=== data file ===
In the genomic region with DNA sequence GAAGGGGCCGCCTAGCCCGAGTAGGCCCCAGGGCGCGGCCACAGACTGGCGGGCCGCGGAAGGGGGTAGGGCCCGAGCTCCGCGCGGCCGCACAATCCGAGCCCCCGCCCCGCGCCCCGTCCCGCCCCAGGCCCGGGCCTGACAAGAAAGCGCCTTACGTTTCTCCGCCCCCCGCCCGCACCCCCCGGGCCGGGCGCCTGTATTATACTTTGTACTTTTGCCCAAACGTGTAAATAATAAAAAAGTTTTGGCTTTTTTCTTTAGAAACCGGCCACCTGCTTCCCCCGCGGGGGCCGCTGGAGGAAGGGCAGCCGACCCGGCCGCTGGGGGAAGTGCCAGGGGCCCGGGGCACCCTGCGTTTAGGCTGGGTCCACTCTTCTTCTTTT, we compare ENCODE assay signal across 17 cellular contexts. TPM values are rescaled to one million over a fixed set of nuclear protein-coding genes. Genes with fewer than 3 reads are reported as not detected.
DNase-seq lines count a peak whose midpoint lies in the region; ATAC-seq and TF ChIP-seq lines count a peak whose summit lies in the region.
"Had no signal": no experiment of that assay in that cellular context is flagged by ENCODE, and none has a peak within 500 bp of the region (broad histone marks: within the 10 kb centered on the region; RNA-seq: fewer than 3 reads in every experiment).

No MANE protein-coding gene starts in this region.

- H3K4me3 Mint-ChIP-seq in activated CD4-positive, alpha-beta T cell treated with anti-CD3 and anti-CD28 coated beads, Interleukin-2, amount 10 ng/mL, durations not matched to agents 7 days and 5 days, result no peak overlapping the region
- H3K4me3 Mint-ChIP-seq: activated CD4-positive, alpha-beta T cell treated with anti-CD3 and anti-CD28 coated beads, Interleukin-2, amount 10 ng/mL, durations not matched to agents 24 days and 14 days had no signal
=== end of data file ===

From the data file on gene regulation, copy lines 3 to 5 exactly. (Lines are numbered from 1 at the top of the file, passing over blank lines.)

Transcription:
"Had no signal": no experiment of that assay in that cellular context is flagged by ENCODE, and none has a peak within 500 bp of the region (broad histone marks: within the 10 kb centered on the region; RNA-seq: fewer than 3 reads in every experiment).

No MANE protein-coding gene starts in this region.

- H3K4me3 Mint-ChIP-seq in activated CD4-positive, alpha-beta T cell treated with anti-CD3 and anti-CD28 coated beads, Interleukin-2, amount 10 ng/mL, durations not matched to agents 7 days and 5 days, result no peak overlapping the region